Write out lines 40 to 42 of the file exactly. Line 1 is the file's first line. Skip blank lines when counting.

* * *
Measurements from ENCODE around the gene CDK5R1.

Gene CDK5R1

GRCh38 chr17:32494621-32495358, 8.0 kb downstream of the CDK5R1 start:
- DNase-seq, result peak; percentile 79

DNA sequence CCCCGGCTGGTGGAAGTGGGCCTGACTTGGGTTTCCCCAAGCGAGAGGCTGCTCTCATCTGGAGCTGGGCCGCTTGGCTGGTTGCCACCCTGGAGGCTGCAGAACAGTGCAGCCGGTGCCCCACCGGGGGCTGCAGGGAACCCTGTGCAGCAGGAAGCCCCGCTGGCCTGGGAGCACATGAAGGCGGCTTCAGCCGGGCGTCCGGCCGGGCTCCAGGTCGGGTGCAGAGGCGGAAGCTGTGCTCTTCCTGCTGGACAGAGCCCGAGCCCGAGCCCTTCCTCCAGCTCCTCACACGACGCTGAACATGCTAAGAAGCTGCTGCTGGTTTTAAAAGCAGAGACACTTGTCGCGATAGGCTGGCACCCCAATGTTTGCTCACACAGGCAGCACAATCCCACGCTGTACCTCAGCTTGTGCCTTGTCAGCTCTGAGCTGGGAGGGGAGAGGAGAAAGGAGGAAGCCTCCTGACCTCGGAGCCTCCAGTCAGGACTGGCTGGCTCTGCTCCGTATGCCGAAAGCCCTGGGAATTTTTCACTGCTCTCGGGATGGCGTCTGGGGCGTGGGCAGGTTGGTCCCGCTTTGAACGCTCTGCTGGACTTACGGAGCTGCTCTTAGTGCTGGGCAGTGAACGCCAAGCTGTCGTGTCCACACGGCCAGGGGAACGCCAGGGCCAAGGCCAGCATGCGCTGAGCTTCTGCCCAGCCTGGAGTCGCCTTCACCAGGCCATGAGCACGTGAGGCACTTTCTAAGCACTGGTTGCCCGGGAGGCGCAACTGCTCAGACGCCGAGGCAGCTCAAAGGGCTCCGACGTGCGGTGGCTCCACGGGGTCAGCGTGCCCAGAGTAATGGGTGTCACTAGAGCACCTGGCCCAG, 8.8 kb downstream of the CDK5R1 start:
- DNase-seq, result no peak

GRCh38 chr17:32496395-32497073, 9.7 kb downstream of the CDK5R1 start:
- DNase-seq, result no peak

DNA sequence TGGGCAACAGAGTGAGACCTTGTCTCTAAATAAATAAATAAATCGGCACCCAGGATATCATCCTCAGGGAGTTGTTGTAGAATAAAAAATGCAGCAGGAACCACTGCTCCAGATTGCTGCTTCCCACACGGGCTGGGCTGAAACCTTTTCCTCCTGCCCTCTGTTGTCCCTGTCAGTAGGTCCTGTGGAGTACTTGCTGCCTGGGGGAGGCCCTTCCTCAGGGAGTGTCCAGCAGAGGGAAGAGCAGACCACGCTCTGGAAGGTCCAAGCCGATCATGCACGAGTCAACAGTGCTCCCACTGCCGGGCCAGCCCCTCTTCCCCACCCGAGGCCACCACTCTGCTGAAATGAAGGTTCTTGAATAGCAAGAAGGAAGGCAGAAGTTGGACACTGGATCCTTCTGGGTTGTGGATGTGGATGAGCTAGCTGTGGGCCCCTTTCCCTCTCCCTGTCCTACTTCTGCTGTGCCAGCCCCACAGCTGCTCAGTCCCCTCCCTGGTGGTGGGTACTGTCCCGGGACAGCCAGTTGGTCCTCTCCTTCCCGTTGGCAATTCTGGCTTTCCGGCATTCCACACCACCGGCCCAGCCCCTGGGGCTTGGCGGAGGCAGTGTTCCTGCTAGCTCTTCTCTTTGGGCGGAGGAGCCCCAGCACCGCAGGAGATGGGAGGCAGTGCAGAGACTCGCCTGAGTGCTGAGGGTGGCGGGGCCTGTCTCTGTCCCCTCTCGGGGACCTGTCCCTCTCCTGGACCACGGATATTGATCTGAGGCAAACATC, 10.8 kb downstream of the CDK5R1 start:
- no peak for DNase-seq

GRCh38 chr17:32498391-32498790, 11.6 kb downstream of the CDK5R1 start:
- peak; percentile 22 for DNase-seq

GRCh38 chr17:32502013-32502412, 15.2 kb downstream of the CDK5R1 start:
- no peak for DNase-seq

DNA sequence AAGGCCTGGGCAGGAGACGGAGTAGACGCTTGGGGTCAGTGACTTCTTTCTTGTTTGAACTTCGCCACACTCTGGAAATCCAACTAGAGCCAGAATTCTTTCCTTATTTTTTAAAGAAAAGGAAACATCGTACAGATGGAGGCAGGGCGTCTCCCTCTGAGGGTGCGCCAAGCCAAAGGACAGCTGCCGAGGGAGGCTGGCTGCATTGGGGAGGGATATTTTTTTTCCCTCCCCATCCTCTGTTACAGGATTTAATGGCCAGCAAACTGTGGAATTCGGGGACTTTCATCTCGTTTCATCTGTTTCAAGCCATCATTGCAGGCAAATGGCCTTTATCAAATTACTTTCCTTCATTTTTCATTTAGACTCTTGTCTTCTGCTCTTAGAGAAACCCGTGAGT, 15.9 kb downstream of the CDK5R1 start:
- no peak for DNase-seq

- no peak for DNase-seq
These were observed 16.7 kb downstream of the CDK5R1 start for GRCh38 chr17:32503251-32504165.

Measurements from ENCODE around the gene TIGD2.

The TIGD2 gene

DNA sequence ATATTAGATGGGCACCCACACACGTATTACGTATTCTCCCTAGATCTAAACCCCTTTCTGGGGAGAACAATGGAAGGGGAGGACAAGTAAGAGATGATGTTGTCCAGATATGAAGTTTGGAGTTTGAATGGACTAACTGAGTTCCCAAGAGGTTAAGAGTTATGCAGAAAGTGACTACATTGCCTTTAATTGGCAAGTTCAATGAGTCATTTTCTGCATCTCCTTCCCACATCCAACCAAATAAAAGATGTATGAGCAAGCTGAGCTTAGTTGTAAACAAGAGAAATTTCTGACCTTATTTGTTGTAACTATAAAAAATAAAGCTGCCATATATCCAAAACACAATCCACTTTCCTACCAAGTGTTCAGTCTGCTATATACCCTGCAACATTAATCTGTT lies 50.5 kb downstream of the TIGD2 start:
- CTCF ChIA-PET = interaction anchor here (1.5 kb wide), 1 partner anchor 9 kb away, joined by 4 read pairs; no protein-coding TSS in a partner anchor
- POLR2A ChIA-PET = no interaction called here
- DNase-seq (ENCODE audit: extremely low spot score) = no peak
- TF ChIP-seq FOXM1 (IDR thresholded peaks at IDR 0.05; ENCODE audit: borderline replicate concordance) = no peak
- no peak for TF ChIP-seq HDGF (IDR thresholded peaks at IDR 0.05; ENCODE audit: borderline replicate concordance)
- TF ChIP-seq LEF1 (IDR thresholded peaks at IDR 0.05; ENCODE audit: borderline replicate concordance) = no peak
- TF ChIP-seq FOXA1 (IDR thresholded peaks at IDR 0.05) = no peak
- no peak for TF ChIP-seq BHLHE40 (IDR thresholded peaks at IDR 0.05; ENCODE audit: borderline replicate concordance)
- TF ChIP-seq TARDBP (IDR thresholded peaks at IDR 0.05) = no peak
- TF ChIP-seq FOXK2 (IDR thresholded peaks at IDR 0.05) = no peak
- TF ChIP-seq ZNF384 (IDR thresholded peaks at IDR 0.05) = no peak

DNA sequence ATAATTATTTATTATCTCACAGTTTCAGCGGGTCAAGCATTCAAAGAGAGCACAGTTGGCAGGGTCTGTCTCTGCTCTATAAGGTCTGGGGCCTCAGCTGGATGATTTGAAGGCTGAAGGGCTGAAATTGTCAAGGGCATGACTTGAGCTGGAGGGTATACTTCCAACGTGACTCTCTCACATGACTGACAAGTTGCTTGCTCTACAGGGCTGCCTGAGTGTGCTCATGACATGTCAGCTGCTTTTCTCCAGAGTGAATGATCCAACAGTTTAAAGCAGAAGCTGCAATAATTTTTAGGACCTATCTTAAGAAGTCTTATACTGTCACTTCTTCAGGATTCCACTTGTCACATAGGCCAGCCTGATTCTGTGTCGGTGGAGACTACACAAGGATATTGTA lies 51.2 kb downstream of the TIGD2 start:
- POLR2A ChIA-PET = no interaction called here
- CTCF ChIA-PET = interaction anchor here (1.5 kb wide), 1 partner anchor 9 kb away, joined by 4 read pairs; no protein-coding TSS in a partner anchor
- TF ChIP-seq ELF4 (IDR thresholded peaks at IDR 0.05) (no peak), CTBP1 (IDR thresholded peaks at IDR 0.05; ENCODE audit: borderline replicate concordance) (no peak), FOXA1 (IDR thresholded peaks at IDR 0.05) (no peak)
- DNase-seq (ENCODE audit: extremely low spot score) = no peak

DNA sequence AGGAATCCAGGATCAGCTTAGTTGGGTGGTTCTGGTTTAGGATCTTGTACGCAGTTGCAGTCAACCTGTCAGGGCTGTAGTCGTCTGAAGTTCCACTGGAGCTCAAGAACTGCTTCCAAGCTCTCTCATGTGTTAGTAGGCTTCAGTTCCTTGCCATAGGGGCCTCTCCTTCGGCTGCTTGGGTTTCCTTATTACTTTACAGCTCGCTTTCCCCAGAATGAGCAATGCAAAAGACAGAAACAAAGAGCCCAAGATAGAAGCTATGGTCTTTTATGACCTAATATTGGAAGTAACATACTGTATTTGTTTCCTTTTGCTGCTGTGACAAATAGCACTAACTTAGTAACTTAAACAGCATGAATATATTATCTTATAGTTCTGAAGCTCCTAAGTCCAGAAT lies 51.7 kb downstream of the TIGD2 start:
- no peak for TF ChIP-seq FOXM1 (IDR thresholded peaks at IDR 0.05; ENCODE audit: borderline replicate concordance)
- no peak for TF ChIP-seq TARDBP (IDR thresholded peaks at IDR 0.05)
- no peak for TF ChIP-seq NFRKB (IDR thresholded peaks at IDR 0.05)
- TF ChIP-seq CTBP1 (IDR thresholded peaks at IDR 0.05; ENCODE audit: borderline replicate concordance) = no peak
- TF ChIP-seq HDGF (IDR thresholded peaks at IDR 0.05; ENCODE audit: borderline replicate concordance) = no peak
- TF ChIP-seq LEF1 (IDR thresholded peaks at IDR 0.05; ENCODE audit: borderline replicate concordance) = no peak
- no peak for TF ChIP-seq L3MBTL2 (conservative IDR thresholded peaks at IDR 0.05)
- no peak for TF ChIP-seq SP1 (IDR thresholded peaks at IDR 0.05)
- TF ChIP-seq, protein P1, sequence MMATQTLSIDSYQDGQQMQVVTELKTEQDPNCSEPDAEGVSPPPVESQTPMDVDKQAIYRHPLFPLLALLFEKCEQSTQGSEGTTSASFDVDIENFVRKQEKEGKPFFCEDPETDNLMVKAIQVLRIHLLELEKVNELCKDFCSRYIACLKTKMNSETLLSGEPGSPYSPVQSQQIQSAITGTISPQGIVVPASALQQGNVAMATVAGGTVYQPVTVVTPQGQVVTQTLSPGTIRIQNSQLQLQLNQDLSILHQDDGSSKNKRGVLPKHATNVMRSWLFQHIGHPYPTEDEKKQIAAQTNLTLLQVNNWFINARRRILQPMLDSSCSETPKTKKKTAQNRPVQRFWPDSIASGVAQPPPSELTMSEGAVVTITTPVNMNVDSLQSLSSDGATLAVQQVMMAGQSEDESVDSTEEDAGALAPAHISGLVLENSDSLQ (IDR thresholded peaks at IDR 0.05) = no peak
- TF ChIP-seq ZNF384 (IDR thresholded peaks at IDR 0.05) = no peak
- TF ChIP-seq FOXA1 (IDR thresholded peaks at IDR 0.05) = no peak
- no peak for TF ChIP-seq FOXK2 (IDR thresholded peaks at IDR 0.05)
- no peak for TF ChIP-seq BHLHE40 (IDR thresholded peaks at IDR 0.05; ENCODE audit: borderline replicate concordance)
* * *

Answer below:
- no peak for TF ChIP-seq TARDBP (IDR thresholded peaks at IDR 0.05)
- no peak for TF ChIP-seq NFRKB (IDR thresholded peaks at IDR 0.05)
- TF ChIP-seq CTBP1 (IDR thresholded peaks at IDR 0.05; ENCODE audit: borderline replicate concordance) = no peak